For a short interval (1 minute) before the start of each experiment, the screen was a blank mean luminance field to ensure a constant state of adaptation. The subject was instructed to fixate the cross and to identify which edge (right or left) appeared to be the lesser blurred. Auditory feedback was provided after incorrect responses. In those observers with amblyopia, measurements were repeated with both the amblyopic eye and nonamblyopic eye in random order. Each test contained 32 trials randomly interleaved for each of the six levels of blur and was repeated a minimum of four times by each observer, randomly interleaved with blur-matching conditions, which will be described later. The raw data across all tests for each condition for each observer were combined and were fitted with cumulative normal psychometric functions by a least χ2 fit. From this fit, the thresholds and 95% confidence limits were estimated at the 75% correct point. 
The changes in the appearance of the stimuli are illustrated in a video at the following Web site: http://www.ucl.ac.uk/∼smgxpbe/amblyopia.html. The reader is encouraged to move the frame-slider by hand to see how the stimulus varies from minimal to maximal blur. 
Experiment 2: Interocular Matching
To assess the degree of perceived blur experienced by the amblyopic visual system, we asked observers to match the blur of an edge seen only by the amblyopic eye with that of an edge seen only by the fellow eye. An edge stimuli with fixed degrees of Gaussian blur was presented to the amblyopic eye and a similar stimulus was presented to the normal eye, but its Gaussian blur was adjusted by the observer, to obtain a perceptual match. In view of the resolution and contrast sensitivity deficits known to characterize amblyopia 24 25 the expectation is that a relatively sharp edge that is viewed by the amblyopic eye would appear somewhat blurred and therefore be matched with a relatively blurred edge viewed through the fellow eye. 
Procedure
Stimuli were identical with those used in blur-discrimination tasks, with the exception that they were viewed dichoptically, by means of a septum at all times. The rectangular windows were oriented horizontally with a horizontal offset of 2°, so that they appeared above and below the fixation cross, to prevent one of the edges from being suppressed by the amblyopic eye and to eliminate the risk of the two patterns fusing. An illustration of the stimuli is shown in Figure 1b . The standard deviations of the blur of the reference edges were the same as in the blur-discrimination conditions (σblur = 1.88, 3.75, 7.5, 15, 30, or 60 minarc) randomly interleaved on a run. The standard deviation of the blur of the match edge was initialized with a random value between 0 and 90 minarc at the start of each trial and was then under the observer’s control. The reference edge was presented to the amblyopic eye or was randomly assigned to the left or right eye of normal-vision observers. Again, after a short interval to allow the subject to adapt to the darkened room and to ensure that the two eyes were correctly dissociated by the septum, observers were instructed to adjust the blur of the match edge so that it was equal to that of the reference edge by pressing one of two mouse buttons that increased or decreased the blur standard deviation of the match edge. Pressing a third mouse button indicated a satisfactory match and initiated the next trial. Adjustment time was unrestricted but was not usually more than 2 seconds. All observers matched each baseline blur level at least 15 times.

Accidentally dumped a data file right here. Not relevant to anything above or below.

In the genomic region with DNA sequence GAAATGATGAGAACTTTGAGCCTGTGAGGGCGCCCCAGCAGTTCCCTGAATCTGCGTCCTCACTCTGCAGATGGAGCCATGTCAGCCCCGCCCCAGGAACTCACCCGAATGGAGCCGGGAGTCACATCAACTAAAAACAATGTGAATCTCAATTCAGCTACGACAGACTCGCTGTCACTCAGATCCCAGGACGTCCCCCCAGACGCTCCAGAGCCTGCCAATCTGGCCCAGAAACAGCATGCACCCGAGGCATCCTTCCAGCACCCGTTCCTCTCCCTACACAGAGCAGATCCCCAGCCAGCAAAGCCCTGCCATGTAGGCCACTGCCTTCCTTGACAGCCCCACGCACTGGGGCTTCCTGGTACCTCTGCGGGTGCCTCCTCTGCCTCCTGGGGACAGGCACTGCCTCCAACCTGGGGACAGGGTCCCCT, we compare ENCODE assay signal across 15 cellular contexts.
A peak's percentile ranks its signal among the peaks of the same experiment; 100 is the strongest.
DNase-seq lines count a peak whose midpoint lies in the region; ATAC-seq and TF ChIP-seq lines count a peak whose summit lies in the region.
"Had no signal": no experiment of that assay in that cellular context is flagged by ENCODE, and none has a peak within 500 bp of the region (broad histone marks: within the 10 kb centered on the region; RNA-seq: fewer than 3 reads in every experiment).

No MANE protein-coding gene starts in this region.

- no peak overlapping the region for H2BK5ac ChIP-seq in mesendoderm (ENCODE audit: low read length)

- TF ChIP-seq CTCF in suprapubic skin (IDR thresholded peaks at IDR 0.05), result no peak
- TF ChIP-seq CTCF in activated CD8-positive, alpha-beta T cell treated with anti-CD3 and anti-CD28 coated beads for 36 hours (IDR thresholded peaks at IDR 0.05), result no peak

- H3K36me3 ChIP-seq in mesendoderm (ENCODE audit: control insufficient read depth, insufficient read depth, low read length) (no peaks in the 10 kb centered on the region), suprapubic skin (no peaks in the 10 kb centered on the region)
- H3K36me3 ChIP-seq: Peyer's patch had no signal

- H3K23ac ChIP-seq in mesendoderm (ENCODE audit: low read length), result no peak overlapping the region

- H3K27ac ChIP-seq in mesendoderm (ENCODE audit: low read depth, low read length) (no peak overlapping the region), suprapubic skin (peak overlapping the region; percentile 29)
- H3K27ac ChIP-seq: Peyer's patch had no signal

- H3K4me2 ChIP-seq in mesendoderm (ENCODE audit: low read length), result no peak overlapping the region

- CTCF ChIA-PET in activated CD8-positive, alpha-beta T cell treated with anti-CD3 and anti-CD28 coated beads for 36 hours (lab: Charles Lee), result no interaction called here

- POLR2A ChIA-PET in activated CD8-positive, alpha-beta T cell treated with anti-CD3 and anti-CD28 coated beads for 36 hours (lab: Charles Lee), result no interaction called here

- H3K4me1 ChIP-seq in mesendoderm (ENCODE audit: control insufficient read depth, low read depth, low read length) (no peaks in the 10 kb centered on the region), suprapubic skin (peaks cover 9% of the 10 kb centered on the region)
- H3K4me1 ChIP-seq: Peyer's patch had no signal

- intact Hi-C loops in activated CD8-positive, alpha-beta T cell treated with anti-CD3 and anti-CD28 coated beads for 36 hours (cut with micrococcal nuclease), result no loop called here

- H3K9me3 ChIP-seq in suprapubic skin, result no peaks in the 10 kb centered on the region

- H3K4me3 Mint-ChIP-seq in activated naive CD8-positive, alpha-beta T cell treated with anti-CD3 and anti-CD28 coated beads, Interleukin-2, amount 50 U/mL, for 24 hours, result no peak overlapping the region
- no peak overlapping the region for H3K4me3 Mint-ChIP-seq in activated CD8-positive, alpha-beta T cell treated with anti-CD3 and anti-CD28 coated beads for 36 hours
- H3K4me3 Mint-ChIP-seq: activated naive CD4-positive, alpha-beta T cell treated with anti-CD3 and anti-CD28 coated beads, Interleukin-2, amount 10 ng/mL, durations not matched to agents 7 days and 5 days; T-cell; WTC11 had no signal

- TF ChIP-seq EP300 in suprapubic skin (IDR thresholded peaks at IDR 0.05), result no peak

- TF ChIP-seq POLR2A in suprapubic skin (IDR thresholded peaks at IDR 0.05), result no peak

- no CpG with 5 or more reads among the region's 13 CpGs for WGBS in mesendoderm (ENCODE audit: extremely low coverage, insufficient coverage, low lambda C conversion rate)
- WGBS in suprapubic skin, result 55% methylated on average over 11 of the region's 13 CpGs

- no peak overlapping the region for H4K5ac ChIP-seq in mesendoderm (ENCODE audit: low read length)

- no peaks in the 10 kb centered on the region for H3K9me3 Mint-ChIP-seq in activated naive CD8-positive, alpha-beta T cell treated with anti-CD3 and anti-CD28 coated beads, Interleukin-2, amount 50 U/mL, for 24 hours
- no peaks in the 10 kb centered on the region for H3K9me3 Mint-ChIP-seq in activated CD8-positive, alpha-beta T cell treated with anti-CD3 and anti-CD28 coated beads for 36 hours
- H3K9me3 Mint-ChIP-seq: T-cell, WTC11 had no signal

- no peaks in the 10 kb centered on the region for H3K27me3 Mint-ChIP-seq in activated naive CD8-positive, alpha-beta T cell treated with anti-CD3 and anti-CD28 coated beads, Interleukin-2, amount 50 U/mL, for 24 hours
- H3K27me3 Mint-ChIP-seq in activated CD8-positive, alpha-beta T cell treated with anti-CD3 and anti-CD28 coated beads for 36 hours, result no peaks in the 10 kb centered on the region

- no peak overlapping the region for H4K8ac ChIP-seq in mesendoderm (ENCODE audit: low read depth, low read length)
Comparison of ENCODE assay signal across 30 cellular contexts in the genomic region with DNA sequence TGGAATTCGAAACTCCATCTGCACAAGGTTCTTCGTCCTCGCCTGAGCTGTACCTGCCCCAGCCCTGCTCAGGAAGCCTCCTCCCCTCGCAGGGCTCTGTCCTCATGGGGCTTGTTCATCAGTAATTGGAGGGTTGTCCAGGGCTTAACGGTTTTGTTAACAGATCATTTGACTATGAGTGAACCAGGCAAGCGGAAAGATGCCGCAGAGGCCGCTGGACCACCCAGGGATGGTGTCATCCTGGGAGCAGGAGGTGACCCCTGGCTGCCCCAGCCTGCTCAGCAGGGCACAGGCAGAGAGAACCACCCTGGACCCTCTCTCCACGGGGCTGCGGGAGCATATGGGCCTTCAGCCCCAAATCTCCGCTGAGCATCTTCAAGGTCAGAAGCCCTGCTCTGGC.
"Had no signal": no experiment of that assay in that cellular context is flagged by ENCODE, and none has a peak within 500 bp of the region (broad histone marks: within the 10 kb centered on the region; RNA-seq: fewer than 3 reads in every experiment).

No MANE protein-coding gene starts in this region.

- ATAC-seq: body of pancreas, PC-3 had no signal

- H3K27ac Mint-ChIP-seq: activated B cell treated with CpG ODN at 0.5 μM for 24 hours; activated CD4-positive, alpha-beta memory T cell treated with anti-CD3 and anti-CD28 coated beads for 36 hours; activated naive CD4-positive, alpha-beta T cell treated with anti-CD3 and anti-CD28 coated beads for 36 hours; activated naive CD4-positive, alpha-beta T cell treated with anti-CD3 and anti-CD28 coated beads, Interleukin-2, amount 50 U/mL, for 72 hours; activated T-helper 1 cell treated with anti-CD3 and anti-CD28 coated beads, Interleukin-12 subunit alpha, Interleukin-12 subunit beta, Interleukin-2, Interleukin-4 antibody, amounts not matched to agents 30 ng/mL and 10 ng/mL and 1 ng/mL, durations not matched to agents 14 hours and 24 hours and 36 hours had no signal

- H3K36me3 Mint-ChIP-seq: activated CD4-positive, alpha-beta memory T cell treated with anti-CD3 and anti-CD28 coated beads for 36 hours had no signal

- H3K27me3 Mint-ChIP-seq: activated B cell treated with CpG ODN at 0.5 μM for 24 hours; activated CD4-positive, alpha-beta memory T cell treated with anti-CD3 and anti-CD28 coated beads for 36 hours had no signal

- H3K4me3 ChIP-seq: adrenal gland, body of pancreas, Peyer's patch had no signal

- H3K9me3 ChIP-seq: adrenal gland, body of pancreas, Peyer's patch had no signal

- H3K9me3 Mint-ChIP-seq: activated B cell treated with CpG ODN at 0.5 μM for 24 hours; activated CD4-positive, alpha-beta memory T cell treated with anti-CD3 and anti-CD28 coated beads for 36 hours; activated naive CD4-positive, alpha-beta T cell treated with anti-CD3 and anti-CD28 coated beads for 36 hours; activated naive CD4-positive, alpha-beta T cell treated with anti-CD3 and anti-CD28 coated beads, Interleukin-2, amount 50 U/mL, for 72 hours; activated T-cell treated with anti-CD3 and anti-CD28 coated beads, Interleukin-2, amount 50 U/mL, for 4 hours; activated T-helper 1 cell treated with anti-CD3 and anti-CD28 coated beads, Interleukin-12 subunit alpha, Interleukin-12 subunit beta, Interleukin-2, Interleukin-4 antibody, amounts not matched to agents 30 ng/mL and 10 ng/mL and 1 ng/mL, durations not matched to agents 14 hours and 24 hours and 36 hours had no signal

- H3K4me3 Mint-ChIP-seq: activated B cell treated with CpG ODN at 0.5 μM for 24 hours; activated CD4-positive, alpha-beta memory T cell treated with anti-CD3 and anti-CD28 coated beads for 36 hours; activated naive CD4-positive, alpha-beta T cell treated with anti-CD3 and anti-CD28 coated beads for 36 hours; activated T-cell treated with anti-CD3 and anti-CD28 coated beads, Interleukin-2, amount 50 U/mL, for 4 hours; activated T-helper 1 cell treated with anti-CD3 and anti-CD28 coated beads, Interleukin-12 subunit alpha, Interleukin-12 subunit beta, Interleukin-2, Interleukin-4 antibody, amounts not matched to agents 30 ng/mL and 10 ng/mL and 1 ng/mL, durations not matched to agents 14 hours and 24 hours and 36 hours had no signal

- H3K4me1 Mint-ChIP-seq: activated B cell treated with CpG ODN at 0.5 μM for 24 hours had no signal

Results
Experiment 1
Figure 2 shows blur-discrimination thresholds (Δb) as a function of baseline blur (b). For all observers, blur-discrimination thresholds showed a characteristic dipper function. 26 27